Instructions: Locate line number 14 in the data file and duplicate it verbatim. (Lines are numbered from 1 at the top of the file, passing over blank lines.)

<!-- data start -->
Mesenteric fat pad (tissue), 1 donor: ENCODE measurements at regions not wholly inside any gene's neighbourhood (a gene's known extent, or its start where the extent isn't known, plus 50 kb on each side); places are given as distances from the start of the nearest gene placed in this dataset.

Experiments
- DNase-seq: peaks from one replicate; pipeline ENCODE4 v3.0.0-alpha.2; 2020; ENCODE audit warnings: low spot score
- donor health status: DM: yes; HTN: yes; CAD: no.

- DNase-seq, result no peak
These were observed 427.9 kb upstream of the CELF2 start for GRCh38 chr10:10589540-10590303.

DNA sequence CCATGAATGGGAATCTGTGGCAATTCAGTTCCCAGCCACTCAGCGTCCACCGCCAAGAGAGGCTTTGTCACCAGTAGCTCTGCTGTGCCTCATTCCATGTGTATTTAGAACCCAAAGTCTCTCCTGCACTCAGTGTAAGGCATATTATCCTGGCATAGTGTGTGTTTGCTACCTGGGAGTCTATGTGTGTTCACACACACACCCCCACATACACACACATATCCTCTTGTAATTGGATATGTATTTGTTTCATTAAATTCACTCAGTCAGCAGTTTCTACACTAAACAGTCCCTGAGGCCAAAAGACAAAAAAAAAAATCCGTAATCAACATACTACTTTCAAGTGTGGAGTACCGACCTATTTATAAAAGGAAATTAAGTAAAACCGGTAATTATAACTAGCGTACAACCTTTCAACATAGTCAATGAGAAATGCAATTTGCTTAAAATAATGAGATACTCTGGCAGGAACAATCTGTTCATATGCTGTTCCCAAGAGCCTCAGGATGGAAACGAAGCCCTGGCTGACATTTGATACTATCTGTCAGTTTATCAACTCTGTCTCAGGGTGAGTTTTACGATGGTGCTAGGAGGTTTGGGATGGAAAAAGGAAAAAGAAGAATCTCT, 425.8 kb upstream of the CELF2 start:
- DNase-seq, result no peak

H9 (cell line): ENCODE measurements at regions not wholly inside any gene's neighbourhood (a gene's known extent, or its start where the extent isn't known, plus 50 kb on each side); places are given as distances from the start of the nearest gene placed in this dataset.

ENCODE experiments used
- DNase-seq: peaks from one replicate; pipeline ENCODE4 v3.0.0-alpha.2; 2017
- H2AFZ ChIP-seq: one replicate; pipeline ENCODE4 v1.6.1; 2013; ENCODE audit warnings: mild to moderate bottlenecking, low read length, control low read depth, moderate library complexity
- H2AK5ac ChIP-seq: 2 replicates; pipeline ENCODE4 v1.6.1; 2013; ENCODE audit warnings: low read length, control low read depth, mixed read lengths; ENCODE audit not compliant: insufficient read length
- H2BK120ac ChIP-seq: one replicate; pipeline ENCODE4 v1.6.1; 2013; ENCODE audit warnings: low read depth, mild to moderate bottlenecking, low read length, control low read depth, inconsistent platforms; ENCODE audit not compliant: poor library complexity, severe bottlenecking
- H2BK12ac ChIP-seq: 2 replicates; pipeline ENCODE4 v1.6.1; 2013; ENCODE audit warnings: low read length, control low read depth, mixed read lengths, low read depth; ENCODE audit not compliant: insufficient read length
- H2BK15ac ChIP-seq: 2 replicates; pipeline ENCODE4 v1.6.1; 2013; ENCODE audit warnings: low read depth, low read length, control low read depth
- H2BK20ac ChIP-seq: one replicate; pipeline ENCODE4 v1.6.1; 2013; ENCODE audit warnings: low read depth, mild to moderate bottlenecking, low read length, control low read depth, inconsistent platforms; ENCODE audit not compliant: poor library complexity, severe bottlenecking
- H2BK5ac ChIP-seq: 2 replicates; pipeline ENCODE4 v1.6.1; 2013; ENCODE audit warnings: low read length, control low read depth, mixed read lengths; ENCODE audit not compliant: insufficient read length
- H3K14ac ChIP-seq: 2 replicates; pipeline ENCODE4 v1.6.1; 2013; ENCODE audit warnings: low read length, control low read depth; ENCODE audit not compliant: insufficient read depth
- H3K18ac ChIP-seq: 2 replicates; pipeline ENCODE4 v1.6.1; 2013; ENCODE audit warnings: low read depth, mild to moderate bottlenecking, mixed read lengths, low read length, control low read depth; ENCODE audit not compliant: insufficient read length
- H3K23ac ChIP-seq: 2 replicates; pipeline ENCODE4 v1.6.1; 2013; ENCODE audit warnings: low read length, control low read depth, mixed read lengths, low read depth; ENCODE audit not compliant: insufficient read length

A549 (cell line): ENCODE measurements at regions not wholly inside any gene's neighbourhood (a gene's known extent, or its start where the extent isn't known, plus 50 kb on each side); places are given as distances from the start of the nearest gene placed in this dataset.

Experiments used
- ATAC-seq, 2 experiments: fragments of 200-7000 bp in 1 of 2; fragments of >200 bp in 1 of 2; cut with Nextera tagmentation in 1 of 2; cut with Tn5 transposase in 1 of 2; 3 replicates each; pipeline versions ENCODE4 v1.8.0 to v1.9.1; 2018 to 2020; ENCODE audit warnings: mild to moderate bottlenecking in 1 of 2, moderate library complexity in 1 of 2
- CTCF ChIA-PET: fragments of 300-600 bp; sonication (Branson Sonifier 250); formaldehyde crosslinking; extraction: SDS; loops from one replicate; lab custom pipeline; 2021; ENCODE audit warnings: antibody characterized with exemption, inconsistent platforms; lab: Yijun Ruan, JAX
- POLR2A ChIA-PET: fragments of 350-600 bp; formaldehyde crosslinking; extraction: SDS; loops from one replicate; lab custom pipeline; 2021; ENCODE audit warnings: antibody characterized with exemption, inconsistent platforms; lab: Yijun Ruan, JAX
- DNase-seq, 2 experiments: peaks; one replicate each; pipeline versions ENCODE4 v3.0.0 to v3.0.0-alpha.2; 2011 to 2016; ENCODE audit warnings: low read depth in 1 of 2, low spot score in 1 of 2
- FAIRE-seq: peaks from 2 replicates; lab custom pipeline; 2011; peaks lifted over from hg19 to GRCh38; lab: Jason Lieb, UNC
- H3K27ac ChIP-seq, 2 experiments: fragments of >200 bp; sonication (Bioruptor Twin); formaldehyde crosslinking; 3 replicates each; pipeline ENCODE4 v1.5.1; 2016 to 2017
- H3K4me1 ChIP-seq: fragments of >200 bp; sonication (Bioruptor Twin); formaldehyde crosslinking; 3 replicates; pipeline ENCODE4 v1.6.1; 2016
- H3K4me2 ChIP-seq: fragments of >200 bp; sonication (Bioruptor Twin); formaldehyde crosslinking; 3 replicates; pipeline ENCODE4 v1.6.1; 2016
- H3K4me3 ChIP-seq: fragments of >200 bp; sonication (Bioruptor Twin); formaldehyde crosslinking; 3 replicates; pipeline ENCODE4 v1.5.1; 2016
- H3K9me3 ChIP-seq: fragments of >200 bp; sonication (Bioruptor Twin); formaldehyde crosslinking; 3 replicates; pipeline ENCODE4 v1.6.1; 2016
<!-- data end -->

- H2BK120ac ChIP-seq: one replicate; pipeline ENCODE4 v1.6.1; 2013; ENCODE audit warnings: low read depth, mild to moderate bottlenecking, low read length, control low read depth, inconsistent platforms; ENCODE audit not compliant: poor library complexity, severe bottlenecking